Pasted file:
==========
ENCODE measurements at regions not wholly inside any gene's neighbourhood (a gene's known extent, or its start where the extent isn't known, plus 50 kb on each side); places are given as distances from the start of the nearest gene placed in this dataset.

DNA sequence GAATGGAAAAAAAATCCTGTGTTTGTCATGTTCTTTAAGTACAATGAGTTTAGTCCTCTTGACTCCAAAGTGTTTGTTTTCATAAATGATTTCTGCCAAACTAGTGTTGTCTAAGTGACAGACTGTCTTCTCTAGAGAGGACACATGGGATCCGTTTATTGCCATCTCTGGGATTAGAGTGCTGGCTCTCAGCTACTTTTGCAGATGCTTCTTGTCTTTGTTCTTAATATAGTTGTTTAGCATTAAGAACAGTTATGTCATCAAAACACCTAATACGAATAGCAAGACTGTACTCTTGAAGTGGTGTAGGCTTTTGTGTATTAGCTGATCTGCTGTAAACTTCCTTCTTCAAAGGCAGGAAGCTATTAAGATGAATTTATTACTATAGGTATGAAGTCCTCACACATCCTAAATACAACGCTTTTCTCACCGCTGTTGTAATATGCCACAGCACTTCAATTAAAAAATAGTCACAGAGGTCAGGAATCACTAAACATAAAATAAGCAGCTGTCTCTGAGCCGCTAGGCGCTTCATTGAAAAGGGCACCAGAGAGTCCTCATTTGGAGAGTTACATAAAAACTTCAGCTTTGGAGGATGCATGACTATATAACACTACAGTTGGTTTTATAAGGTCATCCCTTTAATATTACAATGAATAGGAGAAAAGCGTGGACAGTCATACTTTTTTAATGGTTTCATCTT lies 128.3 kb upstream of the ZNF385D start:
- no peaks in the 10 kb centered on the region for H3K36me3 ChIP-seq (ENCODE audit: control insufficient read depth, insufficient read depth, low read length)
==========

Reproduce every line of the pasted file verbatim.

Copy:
ENCODE measurements at regions not wholly inside any gene's neighbourhood (a gene's known extent, or its start where the extent isn't known, plus 50 kb on each side); places are given as distances from the start of the nearest gene placed in this dataset.

DNA sequence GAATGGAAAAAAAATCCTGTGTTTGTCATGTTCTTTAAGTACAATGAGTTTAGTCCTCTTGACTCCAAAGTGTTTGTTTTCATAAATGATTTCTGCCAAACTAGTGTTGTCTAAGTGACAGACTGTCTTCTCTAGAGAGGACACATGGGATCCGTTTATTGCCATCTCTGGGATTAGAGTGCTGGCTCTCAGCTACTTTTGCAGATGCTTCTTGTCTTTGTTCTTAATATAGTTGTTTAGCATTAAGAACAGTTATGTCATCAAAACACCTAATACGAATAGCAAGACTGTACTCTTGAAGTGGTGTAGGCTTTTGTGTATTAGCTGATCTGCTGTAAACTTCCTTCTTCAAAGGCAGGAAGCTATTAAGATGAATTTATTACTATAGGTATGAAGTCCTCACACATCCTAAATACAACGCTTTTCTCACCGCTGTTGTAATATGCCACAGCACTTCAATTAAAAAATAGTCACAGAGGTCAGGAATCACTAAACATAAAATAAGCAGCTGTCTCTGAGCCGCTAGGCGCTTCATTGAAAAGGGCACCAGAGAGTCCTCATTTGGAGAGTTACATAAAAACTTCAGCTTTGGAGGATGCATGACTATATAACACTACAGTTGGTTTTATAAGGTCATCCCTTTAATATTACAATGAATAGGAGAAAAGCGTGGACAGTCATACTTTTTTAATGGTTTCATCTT lies 128.3 kb upstream of the ZNF385D start:
- no peaks in the 10 kb centered on the region for H3K36me3 ChIP-seq (ENCODE audit: control insufficient read depth, insufficient read depth, low read length)